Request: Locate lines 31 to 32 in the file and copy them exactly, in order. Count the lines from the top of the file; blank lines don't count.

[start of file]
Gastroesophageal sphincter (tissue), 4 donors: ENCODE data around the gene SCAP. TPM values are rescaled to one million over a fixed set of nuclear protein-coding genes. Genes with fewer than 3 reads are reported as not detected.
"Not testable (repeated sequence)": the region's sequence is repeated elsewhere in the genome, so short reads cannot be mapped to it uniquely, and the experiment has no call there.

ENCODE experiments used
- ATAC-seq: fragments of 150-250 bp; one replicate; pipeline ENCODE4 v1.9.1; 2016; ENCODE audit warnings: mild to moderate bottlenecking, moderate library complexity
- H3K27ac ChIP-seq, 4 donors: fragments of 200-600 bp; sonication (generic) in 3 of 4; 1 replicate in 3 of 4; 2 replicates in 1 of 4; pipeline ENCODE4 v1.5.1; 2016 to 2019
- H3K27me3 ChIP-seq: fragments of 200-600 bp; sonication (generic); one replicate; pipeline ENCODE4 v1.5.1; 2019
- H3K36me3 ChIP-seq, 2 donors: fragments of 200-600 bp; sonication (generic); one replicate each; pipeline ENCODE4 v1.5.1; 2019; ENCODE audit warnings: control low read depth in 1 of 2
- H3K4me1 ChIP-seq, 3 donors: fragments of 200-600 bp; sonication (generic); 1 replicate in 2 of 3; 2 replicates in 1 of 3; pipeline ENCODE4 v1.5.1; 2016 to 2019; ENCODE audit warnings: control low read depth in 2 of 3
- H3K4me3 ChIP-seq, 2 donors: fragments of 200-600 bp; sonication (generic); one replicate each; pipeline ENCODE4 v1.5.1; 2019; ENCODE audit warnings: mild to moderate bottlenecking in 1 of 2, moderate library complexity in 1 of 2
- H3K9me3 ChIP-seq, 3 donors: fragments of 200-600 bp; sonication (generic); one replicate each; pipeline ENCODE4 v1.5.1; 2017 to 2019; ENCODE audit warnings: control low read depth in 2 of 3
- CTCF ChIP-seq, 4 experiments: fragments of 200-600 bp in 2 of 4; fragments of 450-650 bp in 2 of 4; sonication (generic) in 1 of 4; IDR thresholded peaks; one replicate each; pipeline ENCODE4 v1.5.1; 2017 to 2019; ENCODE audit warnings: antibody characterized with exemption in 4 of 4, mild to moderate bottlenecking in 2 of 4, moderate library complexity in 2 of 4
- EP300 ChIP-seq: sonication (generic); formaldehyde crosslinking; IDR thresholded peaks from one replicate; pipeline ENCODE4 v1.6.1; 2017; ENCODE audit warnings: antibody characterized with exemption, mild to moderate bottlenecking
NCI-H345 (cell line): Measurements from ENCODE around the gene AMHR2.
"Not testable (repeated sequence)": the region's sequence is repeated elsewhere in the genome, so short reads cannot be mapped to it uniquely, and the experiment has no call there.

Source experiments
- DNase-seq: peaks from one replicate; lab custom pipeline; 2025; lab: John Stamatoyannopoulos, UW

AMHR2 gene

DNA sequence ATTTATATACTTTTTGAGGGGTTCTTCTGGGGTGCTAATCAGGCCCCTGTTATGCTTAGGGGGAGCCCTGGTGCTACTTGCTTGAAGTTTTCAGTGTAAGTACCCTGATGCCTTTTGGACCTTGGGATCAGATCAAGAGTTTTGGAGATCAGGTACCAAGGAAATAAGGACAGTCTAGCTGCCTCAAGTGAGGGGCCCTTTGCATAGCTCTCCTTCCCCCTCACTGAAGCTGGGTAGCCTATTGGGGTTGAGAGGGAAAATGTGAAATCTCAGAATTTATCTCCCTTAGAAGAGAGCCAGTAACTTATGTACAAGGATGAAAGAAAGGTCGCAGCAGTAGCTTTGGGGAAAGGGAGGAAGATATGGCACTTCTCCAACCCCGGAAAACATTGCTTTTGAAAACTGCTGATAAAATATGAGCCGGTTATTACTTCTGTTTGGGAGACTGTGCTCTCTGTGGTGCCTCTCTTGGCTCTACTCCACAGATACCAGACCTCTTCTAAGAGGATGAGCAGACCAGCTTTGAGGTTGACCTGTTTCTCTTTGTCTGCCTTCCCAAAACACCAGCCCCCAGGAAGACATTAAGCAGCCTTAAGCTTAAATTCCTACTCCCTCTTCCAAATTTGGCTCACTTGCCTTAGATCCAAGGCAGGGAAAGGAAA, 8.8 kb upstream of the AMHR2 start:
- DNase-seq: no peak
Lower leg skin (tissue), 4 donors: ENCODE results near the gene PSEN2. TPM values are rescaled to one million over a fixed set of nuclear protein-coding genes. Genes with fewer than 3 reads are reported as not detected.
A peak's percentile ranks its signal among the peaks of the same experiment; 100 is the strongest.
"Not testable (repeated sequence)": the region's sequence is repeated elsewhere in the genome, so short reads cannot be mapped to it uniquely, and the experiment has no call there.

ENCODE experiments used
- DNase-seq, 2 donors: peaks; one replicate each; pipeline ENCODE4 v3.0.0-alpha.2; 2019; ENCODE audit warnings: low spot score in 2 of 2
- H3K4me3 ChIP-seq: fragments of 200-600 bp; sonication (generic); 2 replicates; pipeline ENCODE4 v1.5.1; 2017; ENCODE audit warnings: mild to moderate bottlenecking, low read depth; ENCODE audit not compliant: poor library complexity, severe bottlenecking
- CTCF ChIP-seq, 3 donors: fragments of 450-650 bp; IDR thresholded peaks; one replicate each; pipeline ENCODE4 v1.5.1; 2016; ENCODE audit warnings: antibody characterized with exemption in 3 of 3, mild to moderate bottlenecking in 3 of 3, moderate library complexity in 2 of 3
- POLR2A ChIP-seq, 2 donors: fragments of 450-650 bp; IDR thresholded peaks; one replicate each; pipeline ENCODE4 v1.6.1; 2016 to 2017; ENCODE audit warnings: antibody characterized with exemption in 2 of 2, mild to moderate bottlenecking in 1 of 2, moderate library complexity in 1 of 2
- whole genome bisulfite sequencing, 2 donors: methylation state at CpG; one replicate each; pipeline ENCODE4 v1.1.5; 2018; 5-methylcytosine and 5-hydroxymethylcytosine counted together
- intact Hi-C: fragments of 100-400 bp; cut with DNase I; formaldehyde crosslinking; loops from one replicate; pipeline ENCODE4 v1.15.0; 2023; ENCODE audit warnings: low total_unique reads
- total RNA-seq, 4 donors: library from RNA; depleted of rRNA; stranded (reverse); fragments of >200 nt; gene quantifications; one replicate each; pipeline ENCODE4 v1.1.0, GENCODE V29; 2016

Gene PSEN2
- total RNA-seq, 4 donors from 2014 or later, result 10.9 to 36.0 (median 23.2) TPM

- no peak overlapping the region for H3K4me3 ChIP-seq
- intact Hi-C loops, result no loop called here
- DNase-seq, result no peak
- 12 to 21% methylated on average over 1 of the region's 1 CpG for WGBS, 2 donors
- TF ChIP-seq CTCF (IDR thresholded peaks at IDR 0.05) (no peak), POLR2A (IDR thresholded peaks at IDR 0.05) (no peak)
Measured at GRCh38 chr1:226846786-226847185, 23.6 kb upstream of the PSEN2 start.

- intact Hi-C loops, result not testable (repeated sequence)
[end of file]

Gene PSEN2
- total RNA-seq, 4 donors from 2014 or later, result 10.9 to 36.0 (median 23.2) TPM